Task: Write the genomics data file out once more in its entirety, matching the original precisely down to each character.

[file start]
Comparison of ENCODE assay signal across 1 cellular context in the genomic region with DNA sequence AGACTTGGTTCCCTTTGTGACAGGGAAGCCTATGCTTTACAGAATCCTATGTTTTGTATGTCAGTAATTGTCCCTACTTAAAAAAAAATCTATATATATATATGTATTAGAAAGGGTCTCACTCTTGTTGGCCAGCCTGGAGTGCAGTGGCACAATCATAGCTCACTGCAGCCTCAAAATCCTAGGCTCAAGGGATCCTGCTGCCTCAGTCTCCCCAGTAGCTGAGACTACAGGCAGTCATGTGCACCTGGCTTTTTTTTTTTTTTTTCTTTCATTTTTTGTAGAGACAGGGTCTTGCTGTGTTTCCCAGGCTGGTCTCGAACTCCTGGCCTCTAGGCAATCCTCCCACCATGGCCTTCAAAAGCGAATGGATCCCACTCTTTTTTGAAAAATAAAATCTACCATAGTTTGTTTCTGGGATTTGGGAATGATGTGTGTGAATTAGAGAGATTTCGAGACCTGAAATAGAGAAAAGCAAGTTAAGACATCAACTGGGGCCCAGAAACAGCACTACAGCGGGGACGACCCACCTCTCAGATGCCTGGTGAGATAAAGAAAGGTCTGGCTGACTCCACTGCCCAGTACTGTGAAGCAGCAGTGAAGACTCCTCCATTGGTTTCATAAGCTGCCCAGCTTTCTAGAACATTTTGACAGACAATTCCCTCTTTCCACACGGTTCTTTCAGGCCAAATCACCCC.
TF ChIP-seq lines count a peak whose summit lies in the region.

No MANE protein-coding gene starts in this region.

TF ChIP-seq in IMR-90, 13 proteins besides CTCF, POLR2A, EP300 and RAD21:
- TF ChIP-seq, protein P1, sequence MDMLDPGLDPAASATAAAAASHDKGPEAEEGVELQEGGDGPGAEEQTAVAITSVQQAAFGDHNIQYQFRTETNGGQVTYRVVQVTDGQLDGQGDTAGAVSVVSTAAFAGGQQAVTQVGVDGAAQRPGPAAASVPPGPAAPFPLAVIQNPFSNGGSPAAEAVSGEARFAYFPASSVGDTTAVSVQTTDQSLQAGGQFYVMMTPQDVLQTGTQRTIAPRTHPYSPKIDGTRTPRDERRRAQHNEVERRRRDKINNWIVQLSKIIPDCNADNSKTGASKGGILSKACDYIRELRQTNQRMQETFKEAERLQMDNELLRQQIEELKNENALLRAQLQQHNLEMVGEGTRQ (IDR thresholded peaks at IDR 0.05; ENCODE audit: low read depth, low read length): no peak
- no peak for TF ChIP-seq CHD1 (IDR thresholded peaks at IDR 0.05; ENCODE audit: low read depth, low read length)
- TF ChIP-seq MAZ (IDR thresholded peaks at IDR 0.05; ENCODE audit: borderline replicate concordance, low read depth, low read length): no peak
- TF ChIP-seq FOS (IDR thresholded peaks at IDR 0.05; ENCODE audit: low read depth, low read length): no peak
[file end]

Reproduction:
Comparison of ENCODE assay signal across 1 cellular context in the genomic region with DNA sequence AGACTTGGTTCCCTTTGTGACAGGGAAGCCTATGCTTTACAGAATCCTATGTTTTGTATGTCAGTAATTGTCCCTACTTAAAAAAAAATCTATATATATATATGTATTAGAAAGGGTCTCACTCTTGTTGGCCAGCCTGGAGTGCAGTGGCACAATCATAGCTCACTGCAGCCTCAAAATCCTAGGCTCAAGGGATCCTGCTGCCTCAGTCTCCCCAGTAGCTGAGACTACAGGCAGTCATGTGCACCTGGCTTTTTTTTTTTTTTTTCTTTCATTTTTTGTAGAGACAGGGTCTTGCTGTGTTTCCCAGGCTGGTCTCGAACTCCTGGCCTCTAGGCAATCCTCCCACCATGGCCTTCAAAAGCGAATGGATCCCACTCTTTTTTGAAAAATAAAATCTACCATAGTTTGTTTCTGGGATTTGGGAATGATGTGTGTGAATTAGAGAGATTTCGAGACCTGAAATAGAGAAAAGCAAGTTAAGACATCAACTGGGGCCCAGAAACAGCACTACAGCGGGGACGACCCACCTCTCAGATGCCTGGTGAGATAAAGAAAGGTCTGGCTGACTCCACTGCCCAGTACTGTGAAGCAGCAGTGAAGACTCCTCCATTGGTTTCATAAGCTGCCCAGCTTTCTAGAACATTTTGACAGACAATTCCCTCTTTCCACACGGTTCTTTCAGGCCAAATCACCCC.
TF ChIP-seq lines count a peak whose summit lies in the region.

No MANE protein-coding gene starts in this region.

TF ChIP-seq in IMR-90, 13 proteins besides CTCF, POLR2A, EP300 and RAD21:
- TF ChIP-seq, protein P1, sequence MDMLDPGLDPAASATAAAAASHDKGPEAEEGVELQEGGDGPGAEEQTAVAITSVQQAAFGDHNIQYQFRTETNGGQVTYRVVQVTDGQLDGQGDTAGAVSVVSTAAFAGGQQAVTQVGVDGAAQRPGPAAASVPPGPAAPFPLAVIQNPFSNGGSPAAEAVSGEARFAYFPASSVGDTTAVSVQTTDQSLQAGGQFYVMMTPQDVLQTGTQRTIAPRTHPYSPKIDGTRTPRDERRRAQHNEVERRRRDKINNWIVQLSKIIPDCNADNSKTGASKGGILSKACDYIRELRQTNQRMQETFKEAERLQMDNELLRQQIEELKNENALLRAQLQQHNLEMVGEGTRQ (IDR thresholded peaks at IDR 0.05; ENCODE audit: low read depth, low read length): no peak
- no peak for TF ChIP-seq CHD1 (IDR thresholded peaks at IDR 0.05; ENCODE audit: low read depth, low read length)
- TF ChIP-seq MAZ (IDR thresholded peaks at IDR 0.05; ENCODE audit: borderline replicate concordance, low read depth, low read length): no peak
- TF ChIP-seq FOS (IDR thresholded peaks at IDR 0.05; ENCODE audit: low read depth, low read length): no peak